Art Movements in Art History - Impressionism
Art Movements > Impressionism > Introduction to Impressionism
Introduction to Impressionism*
On April 15, 1874 an exhibition of paintings opened in Paris at studios vacated by the
photographer Nadar. The gallery space, on two floors, consisted of a series of large rooms
with red-brown walls, illuminated by natural light. The group exhibiting was called the
Societe anonyme des artistes peintres, sculpteurs, graveurs et cetera. The neutral title was
chosen to prevent the group being seen as a "new school".
One hundred and sixty-five works by thirty artists were displayed. The eight most
important exhibitors were Cezanne (1839-1906); Degas (1834-1917); Guillaumin (1841-
1927); Monet (1840-1926); Morisot (1841-1895); Pissarro (1830-1903); Renoir (1841
1919) and Sisley (1839-1899). A catalogue, edited by Edmond Renoir, listed the titles of
Monet recalled that he had chosen to exhibit a painting done in Le Havre, from his
window. He said, "I was asked to give a title for the catalogue; I couldn't very well call it a
view of Le Havre, so I said: 'Put Impression' ". The work was catalogued as Impression,
Ten days after the exhibition opened, a review by a critic, Louis Leroy, was published in
Charivari. The hostile tone can be established from an excerpt in which he discusses
Monet's Impression, Sunrise.
"Impression -- I was certain of it. I was just telling myself that, since I was impressed,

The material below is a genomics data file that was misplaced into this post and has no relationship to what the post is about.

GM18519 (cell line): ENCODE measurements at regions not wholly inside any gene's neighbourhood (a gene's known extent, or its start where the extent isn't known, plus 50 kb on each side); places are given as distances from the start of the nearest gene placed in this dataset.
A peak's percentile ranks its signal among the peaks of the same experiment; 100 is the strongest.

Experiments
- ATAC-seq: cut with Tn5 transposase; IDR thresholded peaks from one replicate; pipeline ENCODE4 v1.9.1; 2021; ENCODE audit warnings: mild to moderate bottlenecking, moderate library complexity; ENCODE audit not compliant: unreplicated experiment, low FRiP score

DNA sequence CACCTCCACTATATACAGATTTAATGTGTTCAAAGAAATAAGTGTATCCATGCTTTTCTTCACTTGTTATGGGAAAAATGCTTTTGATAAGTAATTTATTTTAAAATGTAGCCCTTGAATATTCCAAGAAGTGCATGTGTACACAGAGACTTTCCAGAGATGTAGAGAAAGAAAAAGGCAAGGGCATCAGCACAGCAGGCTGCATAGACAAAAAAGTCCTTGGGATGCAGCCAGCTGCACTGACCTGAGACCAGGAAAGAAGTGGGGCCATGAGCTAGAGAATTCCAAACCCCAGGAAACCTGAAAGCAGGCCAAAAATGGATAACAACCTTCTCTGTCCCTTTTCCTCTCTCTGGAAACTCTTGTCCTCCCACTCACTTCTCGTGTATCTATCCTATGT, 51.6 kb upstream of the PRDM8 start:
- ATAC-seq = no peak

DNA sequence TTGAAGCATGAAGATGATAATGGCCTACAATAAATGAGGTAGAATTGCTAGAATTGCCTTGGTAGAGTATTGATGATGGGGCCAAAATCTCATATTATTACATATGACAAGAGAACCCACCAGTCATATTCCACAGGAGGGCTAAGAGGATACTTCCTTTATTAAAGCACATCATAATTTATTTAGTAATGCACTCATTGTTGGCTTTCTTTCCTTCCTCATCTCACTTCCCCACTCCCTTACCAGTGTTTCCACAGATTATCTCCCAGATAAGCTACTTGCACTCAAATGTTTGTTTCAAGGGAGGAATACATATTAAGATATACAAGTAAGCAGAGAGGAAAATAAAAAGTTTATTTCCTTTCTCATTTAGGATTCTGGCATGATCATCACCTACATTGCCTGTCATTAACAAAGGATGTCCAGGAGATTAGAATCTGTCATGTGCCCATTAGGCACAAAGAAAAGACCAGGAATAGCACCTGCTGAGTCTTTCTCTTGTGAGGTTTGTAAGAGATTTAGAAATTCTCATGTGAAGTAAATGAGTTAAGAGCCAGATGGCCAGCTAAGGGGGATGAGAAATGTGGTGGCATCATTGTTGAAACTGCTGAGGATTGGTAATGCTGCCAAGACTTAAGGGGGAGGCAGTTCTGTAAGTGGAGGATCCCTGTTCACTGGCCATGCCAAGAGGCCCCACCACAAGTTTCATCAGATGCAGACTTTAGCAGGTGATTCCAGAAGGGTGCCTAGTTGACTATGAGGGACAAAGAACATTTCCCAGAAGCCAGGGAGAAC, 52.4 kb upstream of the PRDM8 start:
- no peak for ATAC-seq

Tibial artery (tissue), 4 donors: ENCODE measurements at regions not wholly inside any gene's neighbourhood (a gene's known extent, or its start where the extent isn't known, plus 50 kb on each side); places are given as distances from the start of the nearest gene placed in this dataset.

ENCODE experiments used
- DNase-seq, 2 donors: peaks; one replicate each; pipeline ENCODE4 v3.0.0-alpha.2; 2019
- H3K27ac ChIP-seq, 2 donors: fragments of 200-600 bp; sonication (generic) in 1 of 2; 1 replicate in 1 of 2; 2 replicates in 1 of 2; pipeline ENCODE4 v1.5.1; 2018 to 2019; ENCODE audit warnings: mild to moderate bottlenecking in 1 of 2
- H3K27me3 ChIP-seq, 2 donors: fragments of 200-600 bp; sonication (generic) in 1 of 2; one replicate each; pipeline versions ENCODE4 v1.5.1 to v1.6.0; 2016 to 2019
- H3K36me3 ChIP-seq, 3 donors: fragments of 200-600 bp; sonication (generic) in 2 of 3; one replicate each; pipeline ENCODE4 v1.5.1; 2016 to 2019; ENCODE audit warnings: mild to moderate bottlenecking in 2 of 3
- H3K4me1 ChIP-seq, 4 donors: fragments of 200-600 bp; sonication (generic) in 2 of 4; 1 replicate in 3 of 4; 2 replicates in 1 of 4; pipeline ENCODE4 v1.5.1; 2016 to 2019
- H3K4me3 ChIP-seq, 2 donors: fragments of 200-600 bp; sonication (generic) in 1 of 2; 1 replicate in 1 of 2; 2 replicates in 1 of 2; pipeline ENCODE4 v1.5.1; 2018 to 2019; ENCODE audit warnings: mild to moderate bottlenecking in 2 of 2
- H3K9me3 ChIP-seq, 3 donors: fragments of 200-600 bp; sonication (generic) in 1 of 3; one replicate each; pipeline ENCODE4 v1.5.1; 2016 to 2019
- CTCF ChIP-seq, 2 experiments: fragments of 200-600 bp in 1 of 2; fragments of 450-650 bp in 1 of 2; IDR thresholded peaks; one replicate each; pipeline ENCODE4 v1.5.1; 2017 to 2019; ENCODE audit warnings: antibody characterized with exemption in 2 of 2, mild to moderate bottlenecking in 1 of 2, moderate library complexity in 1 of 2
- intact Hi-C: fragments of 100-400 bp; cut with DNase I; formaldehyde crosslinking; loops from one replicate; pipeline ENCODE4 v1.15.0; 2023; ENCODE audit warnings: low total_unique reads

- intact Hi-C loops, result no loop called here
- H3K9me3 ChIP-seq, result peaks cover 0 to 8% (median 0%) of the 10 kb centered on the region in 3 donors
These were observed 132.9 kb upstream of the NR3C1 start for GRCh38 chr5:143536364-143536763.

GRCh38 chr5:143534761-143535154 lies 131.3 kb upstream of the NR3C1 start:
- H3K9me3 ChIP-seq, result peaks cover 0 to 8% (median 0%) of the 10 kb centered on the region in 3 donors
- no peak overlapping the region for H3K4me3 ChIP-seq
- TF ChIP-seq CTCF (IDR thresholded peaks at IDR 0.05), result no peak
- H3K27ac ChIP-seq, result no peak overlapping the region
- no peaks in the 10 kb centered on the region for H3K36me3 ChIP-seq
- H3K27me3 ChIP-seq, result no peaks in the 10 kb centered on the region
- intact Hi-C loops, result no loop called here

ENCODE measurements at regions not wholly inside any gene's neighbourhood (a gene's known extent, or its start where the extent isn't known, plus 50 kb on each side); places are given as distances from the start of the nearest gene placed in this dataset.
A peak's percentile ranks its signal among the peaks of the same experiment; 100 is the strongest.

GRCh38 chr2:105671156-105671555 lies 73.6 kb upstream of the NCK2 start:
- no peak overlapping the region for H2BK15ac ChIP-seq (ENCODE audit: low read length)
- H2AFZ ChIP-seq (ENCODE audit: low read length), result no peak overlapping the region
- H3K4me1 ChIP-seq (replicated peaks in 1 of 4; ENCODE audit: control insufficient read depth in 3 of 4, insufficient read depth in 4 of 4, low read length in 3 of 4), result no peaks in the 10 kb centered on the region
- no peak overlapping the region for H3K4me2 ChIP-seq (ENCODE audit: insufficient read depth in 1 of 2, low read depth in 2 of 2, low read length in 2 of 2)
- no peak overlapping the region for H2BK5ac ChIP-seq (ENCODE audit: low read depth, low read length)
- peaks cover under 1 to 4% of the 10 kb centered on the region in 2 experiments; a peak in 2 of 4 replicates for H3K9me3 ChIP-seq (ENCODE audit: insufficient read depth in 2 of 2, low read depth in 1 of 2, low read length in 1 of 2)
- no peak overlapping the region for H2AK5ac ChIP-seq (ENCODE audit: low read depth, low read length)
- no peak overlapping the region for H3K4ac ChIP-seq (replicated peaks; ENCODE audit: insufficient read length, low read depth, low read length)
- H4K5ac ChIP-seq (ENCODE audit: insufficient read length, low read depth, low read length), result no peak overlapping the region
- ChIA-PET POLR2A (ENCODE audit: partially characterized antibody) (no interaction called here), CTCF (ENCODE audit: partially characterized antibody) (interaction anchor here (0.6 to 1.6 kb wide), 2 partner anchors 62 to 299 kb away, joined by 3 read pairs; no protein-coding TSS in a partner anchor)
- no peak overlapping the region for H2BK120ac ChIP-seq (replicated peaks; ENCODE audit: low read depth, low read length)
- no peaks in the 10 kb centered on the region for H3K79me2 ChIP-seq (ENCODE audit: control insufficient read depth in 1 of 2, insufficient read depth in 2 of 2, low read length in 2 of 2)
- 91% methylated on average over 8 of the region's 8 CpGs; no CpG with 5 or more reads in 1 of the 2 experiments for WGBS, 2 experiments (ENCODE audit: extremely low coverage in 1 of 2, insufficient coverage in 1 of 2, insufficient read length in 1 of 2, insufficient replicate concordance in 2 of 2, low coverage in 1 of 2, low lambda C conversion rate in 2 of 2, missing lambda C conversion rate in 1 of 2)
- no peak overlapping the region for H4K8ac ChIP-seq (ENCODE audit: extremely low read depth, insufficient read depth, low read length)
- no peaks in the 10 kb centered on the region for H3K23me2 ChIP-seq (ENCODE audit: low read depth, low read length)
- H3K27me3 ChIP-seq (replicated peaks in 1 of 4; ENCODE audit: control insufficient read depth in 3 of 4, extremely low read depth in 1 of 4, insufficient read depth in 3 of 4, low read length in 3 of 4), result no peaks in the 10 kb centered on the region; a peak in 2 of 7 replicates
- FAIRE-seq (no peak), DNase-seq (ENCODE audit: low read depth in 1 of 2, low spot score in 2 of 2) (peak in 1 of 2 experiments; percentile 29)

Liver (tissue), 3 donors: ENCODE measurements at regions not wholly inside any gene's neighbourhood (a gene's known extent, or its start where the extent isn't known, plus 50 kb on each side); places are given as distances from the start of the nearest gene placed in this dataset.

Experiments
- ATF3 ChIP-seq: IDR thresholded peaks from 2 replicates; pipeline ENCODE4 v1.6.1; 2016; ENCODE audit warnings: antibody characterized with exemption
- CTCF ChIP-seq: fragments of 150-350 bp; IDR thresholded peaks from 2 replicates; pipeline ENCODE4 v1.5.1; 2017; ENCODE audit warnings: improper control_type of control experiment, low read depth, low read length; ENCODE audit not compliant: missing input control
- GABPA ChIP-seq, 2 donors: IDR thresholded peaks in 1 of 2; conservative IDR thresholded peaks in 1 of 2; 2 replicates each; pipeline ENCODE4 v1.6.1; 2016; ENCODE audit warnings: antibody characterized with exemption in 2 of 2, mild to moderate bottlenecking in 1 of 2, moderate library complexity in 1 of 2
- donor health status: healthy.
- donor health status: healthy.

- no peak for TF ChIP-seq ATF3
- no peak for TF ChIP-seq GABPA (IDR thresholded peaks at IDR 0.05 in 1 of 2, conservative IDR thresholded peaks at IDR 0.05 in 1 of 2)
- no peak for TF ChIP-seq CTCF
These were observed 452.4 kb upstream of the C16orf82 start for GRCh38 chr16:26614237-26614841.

there had to be some impression in it ... and what freedom, what ease of workmanship!
Wallpaper in its embryonic state is more finished than that seascape."
If it requires imagination to understand why Courbet's Burial and Manet's Dejeuner
were controversial subjects in their day, it requires even more effort to grasp why
landscapes by Monet, Pissarro and Sisley drew outraged comment from Leroy, other critics,
and members of the public. The subjects were relatively innocuous; the reason for the
unfavourable reaction must be sought in the methods rather than the iconography.
The Realists had considered what might be painted; the impressionists considered how
their perceptions might be painted. It is ironic that the artists who exhibited together in
1874, but had wished to avoid being seen as a new school, were stigmatised because a single
word in a title was used abusively to characterise an entire pictorial method. The method,
which is the subject of a separate discussion below, was certainly not original -- the study,
or etude, having long been employed by painters as a means of making visual notations,
capturing observations rapidly, or translating ideas into paint.
The Impressionists were seen as radical and against tradition because they dared to
show work publicly which flouted conventions regarding the process of making a painting. It
was acknowledged that studies and preparatory paintings could be executed; but they were
to be considered as preliminary to the final undertaking. This was to be built up gradually in
layers of impasto paint and glazes, with due concern for the interaction of shapes and tones,
all which were to be manipulated within an illusionist system.
Such a painting was serious work, and the merit of the labour tended to be equated with
the time taken to bring an image from conception to completion. The idea that a painting
might exist as an autonomous entity, and be presented for public scrutiny when it had been
created rapidly and still bore the signs of its creation in the brushwork, made a mockery of
academic rule and tradition. The Establishment was offended.
The great majority of published reviews attacked the Impressionists on the basis that
they did not know how to paint. This has become the standard response of the 20th century
public when confronted with new works which suggest alternative approaches, not
established procedures, for the creation of two-dimensional images.
Next: The History of Impressionism >>
* Drawn from notes compiled by M. Arnold for the University of South Africa